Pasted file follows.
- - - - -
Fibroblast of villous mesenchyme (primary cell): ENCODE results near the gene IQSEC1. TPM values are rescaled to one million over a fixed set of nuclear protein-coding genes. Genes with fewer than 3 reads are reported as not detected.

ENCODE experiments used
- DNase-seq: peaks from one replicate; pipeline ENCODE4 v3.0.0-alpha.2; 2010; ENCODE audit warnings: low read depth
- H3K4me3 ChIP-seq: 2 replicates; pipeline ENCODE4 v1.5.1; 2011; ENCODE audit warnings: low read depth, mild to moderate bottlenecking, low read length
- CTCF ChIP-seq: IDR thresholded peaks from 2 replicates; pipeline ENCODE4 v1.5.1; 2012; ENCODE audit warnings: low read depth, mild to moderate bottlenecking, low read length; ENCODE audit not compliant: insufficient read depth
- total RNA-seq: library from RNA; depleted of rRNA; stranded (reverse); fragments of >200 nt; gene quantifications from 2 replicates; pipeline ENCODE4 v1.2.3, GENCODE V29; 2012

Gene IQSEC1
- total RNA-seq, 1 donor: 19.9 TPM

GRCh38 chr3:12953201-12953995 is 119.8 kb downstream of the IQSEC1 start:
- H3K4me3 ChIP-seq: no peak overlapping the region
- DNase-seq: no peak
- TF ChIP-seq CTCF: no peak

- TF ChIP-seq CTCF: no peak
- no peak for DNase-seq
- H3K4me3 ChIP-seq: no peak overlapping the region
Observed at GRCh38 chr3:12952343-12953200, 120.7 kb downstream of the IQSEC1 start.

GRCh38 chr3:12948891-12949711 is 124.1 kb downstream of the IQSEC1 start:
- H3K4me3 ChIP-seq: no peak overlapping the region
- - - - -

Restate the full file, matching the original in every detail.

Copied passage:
Fibroblast of villous mesenchyme (primary cell): ENCODE results near the gene IQSEC1. TPM values are rescaled to one million over a fixed set of nuclear protein-coding genes. Genes with fewer than 3 reads are reported as not detected.

ENCODE experiments used
- DNase-seq: peaks from one replicate; pipeline ENCODE4 v3.0.0-alpha.2; 2010; ENCODE audit warnings: low read depth
- H3K4me3 ChIP-seq: 2 replicates; pipeline ENCODE4 v1.5.1; 2011; ENCODE audit warnings: low read depth, mild to moderate bottlenecking, low read length
- CTCF ChIP-seq: IDR thresholded peaks from 2 replicates; pipeline ENCODE4 v1.5.1; 2012; ENCODE audit warnings: low read depth, mild to moderate bottlenecking, low read length; ENCODE audit not compliant: insufficient read depth
- total RNA-seq: library from RNA; depleted of rRNA; stranded (reverse); fragments of >200 nt; gene quantifications from 2 replicates; pipeline ENCODE4 v1.2.3, GENCODE V29; 2012

Gene IQSEC1
- total RNA-seq, 1 donor: 19.9 TPM

GRCh38 chr3:12953201-12953995 is 119.8 kb downstream of the IQSEC1 start:
- H3K4me3 ChIP-seq: no peak overlapping the region
- DNase-seq: no peak
- TF ChIP-seq CTCF: no peak

- TF ChIP-seq CTCF: no peak
- no peak for DNase-seq
- H3K4me3 ChIP-seq: no peak overlapping the region
Observed at GRCh38 chr3:12952343-12953200, 120.7 kb downstream of the IQSEC1 start.

GRCh38 chr3:12948891-12949711 is 124.1 kb downstream of the IQSEC1 start:
- H3K4me3 ChIP-seq: no peak overlapping the region